Susan heard the quantum computer beeping and went to check it. The message from Earth was simple: “Good morning! How did you sleep?”
Susan grinned and typed back, “Slept fine. Beautiful sunrise.” Susan had developed an affection for Communicator Sutton, whose reassuring messages had helped her manage the incredible stress of the task before the colonists. Despite her reservations, and the odd sense of disconnection that nagged at her, she was glad that after all of this time, Earth, and especially America, hadn't forgotten about them. It would have been a real problem for morale if they'd gotten this far only to find that something radical had changed on Earth and they were out here on their own.
“What are your plans for today?”
“Today the real work begins. The colonists who stayed on the ship are beginning work on dismantling it and bringing it down in cargo shuttles. We're scouting the area for other food sources or potential hidden dangers.”
“How are you feeling?”
Susan grinned and typed back, “Feeling good. Stress level is high, but it will be until we get established.”
“Understandable. I'm sending you our analysis of the soil and atmospheric data you sent us. Should be helpful.”
Susan thought for a second, and then typed back, “Tell me you're not the only one watching us back there.”
Sutton's reply came after a brief pause. “Assure yourself that America is proud of you, and that you're not alone.”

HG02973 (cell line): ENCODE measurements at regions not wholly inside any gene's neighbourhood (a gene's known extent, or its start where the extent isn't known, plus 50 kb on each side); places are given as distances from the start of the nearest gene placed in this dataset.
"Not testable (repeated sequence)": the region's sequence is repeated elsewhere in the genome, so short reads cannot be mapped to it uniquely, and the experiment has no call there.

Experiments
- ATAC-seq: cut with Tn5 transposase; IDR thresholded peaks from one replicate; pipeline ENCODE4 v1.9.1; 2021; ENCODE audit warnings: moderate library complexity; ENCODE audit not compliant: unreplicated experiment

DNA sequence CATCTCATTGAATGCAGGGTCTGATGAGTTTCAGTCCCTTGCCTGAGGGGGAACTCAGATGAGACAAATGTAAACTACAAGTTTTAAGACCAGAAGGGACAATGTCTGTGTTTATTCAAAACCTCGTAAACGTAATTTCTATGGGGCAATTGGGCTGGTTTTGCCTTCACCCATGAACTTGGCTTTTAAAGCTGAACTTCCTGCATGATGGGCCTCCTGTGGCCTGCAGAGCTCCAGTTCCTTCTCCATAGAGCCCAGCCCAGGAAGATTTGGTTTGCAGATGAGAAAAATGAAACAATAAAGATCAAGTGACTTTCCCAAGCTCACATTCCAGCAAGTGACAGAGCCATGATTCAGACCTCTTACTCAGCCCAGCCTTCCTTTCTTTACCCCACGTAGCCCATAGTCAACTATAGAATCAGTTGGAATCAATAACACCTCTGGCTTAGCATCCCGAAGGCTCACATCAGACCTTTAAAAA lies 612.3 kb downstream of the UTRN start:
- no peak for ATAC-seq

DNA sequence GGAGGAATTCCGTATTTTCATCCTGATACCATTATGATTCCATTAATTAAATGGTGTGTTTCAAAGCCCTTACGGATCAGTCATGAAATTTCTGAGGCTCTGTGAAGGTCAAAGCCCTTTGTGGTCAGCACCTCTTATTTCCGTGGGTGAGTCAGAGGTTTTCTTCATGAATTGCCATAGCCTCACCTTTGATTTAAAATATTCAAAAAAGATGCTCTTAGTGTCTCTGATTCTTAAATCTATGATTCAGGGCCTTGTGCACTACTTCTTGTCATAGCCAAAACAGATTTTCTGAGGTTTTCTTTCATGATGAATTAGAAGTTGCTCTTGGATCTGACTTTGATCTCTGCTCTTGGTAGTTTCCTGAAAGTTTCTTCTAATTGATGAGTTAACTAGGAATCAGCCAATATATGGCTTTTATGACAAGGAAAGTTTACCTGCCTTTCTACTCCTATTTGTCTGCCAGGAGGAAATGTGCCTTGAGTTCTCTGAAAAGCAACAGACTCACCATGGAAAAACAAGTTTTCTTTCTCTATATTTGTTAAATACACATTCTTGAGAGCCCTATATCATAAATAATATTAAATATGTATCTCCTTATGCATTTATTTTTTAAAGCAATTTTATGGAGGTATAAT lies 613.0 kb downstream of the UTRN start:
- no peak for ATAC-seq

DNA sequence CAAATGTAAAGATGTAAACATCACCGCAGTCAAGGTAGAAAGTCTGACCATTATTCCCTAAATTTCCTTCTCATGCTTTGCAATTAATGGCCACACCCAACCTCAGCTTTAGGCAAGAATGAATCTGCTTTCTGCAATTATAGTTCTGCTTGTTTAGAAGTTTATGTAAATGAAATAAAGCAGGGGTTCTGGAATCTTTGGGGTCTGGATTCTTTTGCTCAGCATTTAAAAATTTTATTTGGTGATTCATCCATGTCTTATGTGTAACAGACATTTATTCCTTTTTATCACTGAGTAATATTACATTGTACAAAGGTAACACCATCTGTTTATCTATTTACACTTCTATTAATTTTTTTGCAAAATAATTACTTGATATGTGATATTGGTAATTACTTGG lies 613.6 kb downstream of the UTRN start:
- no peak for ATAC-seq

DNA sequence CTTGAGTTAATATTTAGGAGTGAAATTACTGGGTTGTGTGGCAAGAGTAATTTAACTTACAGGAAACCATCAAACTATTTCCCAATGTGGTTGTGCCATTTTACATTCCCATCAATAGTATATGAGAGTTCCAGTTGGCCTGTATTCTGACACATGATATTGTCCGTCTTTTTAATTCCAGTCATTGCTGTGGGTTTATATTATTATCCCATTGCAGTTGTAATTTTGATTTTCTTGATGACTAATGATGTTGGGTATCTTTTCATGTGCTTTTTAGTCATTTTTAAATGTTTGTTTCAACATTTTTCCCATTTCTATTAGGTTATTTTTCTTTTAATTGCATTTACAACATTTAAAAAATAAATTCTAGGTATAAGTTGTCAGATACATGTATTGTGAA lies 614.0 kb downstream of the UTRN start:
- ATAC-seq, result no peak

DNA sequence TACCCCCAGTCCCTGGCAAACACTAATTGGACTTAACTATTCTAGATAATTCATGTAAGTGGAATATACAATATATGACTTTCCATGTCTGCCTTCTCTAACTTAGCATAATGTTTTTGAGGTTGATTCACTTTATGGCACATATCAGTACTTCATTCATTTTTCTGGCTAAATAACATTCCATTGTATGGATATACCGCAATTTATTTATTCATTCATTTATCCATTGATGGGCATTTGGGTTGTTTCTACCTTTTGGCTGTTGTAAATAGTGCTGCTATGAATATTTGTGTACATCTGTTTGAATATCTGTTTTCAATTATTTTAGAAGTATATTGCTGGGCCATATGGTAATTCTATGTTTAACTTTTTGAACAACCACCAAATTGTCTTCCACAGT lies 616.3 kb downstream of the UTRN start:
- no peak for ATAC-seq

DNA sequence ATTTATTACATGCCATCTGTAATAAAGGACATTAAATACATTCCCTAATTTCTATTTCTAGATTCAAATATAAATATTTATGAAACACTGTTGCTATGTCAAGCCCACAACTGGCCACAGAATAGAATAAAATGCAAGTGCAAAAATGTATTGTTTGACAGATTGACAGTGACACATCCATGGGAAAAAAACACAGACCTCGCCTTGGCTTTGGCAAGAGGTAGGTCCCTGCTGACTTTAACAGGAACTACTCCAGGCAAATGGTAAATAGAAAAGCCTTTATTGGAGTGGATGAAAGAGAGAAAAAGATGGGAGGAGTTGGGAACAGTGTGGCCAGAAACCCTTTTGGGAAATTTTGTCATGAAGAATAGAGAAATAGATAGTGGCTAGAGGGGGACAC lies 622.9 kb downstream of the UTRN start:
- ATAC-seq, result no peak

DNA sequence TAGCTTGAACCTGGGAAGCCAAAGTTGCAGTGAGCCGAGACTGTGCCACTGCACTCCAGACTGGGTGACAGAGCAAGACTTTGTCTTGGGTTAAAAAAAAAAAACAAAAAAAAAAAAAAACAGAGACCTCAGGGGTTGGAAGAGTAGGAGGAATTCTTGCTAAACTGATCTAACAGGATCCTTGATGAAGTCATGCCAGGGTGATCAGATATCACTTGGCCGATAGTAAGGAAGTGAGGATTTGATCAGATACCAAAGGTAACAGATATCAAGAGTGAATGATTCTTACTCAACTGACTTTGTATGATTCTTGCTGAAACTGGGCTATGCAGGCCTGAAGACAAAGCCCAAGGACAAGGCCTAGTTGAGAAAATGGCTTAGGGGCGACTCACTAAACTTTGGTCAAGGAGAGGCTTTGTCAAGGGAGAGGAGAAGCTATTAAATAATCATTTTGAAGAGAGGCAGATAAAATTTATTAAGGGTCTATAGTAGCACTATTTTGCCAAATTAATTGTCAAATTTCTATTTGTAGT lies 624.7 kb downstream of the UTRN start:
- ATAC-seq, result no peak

President Gibson was watching a recorded broadcast from the launch ceremony of the ark ship. History recorded that nearly everyone on the planet had tuned in, that it had been, as Gibson liked to say, an Apollo moment. He watched as then-President Jill Blancheford got up to make her speech.
“My fellow Americans, and those watching around the world. This is indeed an historic day. A century ago, our nation stood on the moon. It was a giant leap for humankind, and our footprint on the moon remains. Since then, we've flung probes into the farthest reaches of the galaxy, which have sent back amazing photos of what's out there, beyond the cosmic borders of our imagination. We've put rovers on Mars, on its two moons, and dropped probes into Venus. We've built an international space station with a construction dock capable of building ships in orbit, and a space elevator to shuttle supplies back and forth. We've harnessed the energy of the sun to power our planet and eliminate our dependence on fossil fuels.
“And we've used our most powerful telescopes to peer into the heavens and look for other planets like ours, where there might be life, or where we might be able to make another footprint, another giant leap across the stars. We found one such planet, and we named it Amerigo, to honor the tradition of exploration and adventure that made our own nation possible.”
Gibson paused the playback. He had always wondered about that name. From his knowledge of history, Amerigo Vespucci's role in discovering America was decidedly limited, and the continent had been named after him because a cartographer had read Vespucci's name in some letters that may or may not have actually been written by Vespucci. Still, Gibson thought to himself, the writing of history is often different from the living of it.
Secretary Thacker poked his head into the Oval Office.
“Mr. President?” Thacker asked.
“Come in, Evan. I was just watching the ark ship launch ceremony.”
“I see. Well, I've got some bad news about Russia.”
Gibson sighed. Always with the Russians.